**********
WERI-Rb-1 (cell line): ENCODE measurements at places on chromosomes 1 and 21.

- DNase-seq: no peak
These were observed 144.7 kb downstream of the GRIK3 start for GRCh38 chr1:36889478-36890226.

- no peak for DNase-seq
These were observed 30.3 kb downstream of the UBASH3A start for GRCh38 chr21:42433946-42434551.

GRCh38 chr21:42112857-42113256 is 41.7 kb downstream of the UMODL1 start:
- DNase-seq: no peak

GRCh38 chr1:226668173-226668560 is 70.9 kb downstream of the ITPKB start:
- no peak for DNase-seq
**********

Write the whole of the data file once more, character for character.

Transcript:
WERI-Rb-1 (cell line): ENCODE measurements at places on chromosomes 1 and 21.

- DNase-seq: no peak
These were observed 144.7 kb downstream of the GRIK3 start for GRCh38 chr1:36889478-36890226.

- no peak for DNase-seq
These were observed 30.3 kb downstream of the UBASH3A start for GRCh38 chr21:42433946-42434551.

GRCh38 chr21:42112857-42113256 is 41.7 kb downstream of the UMODL1 start:
- DNase-seq: no peak

GRCh38 chr1:226668173-226668560 is 70.9 kb downstream of the ITPKB start:
- no peak for DNase-seq